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and promptly forwarded. It will be noted, as indicating the popularity and efficiency of the MIRROR's letter department, that many have given the MIRROR office as their permanent address. All classes of the profession, I am happy to say, have lent th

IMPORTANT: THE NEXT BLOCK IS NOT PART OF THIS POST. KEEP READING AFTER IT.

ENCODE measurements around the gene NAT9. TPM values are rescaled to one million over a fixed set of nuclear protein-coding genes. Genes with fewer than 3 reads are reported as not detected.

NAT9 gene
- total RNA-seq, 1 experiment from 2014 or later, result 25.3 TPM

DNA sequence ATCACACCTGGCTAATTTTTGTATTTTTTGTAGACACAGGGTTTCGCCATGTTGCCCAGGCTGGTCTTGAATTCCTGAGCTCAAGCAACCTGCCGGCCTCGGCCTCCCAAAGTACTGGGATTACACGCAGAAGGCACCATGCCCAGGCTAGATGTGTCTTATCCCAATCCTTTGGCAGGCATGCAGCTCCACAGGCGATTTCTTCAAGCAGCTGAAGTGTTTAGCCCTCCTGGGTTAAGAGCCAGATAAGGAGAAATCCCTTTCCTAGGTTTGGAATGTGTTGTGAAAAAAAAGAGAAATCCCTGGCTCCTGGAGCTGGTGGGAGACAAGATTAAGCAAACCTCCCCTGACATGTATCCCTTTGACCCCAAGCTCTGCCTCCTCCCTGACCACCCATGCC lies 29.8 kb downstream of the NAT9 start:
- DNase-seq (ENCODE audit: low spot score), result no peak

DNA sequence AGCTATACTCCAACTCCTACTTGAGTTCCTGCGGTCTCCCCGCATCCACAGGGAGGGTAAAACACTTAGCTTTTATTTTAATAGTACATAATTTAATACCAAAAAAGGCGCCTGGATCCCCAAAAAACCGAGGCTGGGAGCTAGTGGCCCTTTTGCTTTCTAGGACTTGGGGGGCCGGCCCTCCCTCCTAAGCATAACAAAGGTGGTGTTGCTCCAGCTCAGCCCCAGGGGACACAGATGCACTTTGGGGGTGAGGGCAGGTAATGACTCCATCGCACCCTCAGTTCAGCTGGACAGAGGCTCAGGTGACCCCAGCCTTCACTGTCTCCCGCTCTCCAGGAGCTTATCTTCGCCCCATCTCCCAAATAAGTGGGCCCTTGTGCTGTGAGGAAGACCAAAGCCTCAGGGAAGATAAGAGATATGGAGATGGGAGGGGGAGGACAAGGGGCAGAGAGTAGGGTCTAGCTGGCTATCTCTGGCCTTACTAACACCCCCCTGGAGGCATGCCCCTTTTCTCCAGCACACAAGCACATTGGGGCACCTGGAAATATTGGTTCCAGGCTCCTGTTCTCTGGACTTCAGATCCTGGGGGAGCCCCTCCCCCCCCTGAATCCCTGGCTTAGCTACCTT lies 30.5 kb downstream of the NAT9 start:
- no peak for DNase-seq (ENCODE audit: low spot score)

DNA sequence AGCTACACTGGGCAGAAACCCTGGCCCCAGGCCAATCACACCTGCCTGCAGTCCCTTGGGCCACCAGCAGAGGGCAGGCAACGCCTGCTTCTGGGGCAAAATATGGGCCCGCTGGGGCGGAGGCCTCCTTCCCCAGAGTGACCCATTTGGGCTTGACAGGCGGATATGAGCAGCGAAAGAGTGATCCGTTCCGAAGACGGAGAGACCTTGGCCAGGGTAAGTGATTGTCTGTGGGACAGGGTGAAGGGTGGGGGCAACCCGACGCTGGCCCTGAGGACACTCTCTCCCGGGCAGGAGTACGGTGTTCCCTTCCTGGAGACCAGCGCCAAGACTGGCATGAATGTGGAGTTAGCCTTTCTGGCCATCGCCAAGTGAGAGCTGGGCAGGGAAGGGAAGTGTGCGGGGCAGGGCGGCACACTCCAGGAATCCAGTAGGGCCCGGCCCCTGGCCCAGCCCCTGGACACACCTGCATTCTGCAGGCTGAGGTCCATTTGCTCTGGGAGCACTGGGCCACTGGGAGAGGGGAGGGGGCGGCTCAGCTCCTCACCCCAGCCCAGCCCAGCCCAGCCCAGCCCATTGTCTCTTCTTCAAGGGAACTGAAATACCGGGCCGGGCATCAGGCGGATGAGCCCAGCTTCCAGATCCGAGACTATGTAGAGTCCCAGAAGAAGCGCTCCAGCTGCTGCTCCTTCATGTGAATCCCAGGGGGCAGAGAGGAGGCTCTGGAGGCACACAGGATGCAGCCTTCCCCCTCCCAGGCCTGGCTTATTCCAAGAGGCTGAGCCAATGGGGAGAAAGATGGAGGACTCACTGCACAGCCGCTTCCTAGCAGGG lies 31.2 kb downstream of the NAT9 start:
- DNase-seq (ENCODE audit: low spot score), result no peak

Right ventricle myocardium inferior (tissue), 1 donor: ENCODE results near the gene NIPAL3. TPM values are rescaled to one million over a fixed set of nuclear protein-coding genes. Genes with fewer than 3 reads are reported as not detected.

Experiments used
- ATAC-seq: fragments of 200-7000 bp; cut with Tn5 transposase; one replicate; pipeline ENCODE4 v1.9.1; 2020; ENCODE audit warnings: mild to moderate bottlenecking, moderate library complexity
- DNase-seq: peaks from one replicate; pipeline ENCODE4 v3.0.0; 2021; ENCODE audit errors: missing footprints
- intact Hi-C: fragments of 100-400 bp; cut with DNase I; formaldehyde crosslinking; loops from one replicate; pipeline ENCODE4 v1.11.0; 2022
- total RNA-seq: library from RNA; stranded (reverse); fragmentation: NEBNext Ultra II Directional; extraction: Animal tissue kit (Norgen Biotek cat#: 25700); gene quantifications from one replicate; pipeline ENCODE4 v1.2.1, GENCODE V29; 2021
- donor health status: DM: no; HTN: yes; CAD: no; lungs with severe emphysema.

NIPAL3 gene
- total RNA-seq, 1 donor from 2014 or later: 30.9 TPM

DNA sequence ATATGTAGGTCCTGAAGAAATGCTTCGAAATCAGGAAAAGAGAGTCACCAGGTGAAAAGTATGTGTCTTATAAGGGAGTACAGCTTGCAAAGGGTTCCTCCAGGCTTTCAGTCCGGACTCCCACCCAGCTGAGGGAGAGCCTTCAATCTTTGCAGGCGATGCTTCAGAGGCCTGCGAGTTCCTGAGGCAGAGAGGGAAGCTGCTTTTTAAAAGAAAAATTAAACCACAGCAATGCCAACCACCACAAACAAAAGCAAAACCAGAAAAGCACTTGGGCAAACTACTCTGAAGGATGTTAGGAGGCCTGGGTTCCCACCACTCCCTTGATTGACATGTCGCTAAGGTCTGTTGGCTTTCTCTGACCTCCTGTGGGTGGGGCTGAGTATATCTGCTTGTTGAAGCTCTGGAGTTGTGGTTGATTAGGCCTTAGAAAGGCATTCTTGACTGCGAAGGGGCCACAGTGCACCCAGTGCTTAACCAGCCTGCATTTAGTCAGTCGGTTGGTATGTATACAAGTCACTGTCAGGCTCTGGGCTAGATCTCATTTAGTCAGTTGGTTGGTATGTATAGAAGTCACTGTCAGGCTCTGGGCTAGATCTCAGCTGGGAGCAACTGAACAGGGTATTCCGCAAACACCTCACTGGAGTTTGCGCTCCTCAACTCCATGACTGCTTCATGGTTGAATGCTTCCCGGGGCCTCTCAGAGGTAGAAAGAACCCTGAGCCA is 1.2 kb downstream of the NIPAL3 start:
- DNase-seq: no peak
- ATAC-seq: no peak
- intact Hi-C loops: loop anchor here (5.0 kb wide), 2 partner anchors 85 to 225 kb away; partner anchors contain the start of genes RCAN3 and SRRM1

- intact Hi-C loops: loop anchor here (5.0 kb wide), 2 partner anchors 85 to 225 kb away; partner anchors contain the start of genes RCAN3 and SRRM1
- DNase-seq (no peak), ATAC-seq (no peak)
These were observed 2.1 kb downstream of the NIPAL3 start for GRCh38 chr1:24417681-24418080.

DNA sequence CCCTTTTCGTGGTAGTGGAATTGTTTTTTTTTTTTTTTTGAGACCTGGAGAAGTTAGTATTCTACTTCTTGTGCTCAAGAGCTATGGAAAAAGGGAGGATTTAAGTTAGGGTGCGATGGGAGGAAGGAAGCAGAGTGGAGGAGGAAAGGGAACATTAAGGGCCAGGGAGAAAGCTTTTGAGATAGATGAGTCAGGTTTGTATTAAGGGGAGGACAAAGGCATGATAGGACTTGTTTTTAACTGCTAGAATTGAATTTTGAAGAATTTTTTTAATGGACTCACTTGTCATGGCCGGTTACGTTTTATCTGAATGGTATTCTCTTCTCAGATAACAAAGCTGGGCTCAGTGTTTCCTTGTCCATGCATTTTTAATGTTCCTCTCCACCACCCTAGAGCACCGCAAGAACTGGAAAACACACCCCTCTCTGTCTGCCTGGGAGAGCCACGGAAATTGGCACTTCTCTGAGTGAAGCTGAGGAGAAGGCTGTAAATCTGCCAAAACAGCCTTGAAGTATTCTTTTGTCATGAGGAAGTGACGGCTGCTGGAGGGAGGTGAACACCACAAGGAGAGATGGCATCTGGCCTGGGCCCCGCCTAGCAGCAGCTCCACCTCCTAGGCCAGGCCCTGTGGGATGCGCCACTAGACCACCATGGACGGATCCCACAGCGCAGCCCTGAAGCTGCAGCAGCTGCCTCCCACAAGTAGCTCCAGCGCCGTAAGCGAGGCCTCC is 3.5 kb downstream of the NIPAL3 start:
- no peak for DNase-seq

aid in facilitating the preparation of the Directory. Its chief aim is to furnish a medium whereby managers and actors can freely com: municate with one another. Those hungry sharks, the theatrical middlemen known as “dramatic agents,” have for many years been able to feed on actors solely through the monopoly of the latter's private addresses. They have exercised a system of petty tyranny, unjust discrimination, deception, and barefaced extortion, without interference. The victims have groaned and suffered, but they have seen no avenue of escape from their wretched bondage. The time is ripe for a change. The dignity of the profession demands.exemption from the miserable practices of the men that thrive on the dramatic intelligence office business. This Directory, which contains many times more names and addresses than all their jealously guarded registry-books combined, deprives the “ dramatic agents” of their stock-in-trade and emancipates a large number of players from their galling and degrading yoke. Now managers can have absolute freedom for selection, while actors can make engagements without danger of extortion. I cherish the hope that the rank abuses common witr. the “ agencies ” will be abated, if not absolutely destroyed, by the means which the MIRROR has furnished. The classification of the names in the Directory under the various lines of business should greatly augment its value. This classification has been mainly left to the professionals themselves, and it will be understood that they appear under the respective lines in which they profess to be proficient. Where more than one line has been given, the name will be found under that which is rated as the more important. The difficulties that stood in the way of this compilation were manifold, but they have been successfully overcome. The Directory is approximately, if not actually, complete. From time to time it will be revised and republished. The managers and attachés of the theatres and halls throughout the country have been purposely left out, as it was desired to include only the members of stock and travelling companies and those directly connected with them, disengaged actors and actresses, etcetera. Even so prosaic a labor as the preparation of a directory has its humorous side. From a Western company was received a roster that contained the name of the business manager, who was gravely labelled “deceased.” A comedian, who is a favorite member of one of the metropolitan stock companies, described his line of business to be “the best parts he could get.” A less fortunate brother-professional, touring with a small combination in a remote region, significantly stated his as any parts he could get." It may naturally be imagined that some little trouble was experienced in assigning to their proper places a “Human Enigma,” a “Man Monkey,” a “Human Frog,” and a troupe of performing apes. The copious General Index is the work of that expert and careful indexer, Mr. Charles F. Durfee. It largely enhances the value of the Annual as a book of reference.